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A state judge has set a June 15 date for a hearing to determine whether former Utah Attorney General Mark Shurtleff will stand trial on bribery and corruption charges filed in connection with the scandal that rattled Utah's top law enforcement office.

Third District Judge Randall Skanchy set the five-day preliminary hearing date during a short scheduling conference Monday afternoon.

"We're excited to get a June date," Shurtleff told reporters after the hearing. "We're excited to go forward. It's time to get this evidence before a judge."

The preliminary hearing will come 11 months after Salt Lake County District Attorney Sim Gill and Davis County Attorney Troy Rawlings jointly filed multiple felony charges against the former Utah top cop and his handpicked successor, John Swallow.

"For Mark, sooner is better than later," Shurtleff's defense attorney Richard Van Wagoner said Monday. "His name has been vilified in the press, and he wants to hear what the state claims it has, what it thinks it can prove and really start this process of, then, clearing his name."

The June hearing will come a week after Swallow's own five-day preliminary hearing, set to begin June 8.

The men — both Republicans — were initially charged as co-defendants in a single case, which later was separated.

Rawlings, who has been deputized as a special assistant attorney general, is prosecuting Shurtleff and Gill has Swallow's case. Different judges are presiding over the two cases.

Although court documents lack most of the specific details, prosecutors contend Shurtleff and Swallow cultivated a pay-to-play environment inside the attorney general's office, which included taking bribes to protect or aid big campaign donors.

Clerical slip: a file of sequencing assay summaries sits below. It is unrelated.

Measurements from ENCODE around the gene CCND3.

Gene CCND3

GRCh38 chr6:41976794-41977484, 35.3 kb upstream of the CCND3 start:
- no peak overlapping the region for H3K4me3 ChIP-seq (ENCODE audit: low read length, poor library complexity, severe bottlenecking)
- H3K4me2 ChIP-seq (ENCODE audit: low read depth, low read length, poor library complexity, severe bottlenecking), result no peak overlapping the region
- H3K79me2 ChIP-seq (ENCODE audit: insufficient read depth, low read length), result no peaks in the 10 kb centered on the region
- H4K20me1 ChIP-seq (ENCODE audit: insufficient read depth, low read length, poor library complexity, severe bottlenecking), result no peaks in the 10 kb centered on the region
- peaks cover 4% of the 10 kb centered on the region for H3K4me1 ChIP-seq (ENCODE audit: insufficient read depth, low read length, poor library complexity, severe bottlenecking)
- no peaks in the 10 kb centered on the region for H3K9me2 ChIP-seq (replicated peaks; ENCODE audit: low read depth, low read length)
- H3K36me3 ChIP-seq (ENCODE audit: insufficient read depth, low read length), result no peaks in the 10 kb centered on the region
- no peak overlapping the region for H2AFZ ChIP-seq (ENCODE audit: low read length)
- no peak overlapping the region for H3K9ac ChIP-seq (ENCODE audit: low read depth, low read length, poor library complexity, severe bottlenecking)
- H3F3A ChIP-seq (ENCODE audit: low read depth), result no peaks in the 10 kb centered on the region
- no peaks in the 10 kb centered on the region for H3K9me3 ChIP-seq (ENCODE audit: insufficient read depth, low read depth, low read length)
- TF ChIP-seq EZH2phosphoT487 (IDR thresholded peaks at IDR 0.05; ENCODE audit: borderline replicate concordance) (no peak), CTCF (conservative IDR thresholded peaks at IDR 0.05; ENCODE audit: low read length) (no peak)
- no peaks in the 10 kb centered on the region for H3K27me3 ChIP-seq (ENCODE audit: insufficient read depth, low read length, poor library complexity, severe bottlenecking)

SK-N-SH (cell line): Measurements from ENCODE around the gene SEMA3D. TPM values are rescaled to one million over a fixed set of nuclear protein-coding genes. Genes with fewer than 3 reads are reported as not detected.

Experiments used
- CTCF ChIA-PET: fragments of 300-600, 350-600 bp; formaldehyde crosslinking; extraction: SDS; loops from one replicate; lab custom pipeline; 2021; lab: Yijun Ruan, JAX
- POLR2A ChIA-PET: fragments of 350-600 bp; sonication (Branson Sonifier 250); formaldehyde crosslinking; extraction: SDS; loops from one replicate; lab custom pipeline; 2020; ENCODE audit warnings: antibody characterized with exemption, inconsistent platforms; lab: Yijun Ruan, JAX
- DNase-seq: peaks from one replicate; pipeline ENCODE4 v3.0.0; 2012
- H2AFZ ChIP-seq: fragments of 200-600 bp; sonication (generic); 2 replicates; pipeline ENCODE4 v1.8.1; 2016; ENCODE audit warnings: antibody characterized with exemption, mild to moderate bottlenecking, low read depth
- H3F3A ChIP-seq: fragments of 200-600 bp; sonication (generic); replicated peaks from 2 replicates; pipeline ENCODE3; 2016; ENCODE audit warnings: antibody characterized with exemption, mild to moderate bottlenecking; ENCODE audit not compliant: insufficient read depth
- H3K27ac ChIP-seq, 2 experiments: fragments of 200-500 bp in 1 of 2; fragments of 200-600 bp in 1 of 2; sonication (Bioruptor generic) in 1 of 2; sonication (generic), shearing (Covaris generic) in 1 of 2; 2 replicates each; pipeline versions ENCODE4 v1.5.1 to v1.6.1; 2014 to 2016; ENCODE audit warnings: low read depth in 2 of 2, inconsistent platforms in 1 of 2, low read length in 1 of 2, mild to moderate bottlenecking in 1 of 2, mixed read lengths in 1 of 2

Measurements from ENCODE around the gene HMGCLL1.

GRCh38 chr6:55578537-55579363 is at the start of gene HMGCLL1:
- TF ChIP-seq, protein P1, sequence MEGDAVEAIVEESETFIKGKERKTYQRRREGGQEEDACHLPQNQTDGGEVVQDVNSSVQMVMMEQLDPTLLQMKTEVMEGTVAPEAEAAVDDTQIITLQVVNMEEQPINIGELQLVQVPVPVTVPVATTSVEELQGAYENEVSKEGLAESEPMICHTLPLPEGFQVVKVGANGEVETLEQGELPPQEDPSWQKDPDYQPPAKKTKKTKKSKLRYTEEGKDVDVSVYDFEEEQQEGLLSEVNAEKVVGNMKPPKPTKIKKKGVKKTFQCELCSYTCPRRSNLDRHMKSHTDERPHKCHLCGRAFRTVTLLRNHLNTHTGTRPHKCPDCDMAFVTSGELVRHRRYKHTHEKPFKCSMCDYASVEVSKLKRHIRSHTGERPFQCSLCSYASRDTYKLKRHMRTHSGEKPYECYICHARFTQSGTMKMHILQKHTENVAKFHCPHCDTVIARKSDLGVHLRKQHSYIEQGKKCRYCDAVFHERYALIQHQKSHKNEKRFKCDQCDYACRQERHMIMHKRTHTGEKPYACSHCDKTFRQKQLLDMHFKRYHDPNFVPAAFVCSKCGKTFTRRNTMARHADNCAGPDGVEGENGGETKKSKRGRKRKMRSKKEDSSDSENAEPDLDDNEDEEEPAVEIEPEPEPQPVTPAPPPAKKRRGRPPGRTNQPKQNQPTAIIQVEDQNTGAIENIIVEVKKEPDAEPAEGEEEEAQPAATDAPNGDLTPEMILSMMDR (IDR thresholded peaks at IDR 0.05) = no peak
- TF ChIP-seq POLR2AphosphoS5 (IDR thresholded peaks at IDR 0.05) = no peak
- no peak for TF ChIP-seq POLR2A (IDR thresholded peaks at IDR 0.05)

Shurtleff and Swallow have maintained their innocence.

Neither is required to enter a formal plea to any charges until after their respective preliminary hearings.

Shurtleff, 57, was Utah's attorney general for a dozen years. He is charged with nine felonies, including soliciting bribes, witness tampering, evidence tampering, obstructing justice, accepting a gift, and accepting employment that would impair judgment. A single racketeering charge was dropped in November.

The charges include six second-degree felonies and three third-degree felonies. Under Utah law, second-degree felonies carry a punishment of one to 15 years in prison; third-degree felonies are punishable by terms of zero to five years.

Rawlings, who declined comment after Monday's hearing, is expected to file an amended information in the case, but it remains unclear how soon his office might wrap its investigation.

"I expect it would be fairly soon," Van Wagoner said, adding that while he has been in talks with Rawlings, he is not sure what might be included in a new set of charges.

"There has not been a [plea] offer," Van Wagoner told reporters after the hearing. "And I think, with my client, that would be a waste of time."

Shurtleff interjected: "You can say that again."

Swallow, Shurtleff's former chief deputy, was elected as attorney general in 2012, but resigned amid allegations of misconduct less than a year later.

Swallow, 52, is charged with 12 felonies and two misdemeanors, including multiple counts of receiving or soliciting bribes, tampering with evidence, obstructing justice, accepting a gift and participating in a pattern of unlawful conduct.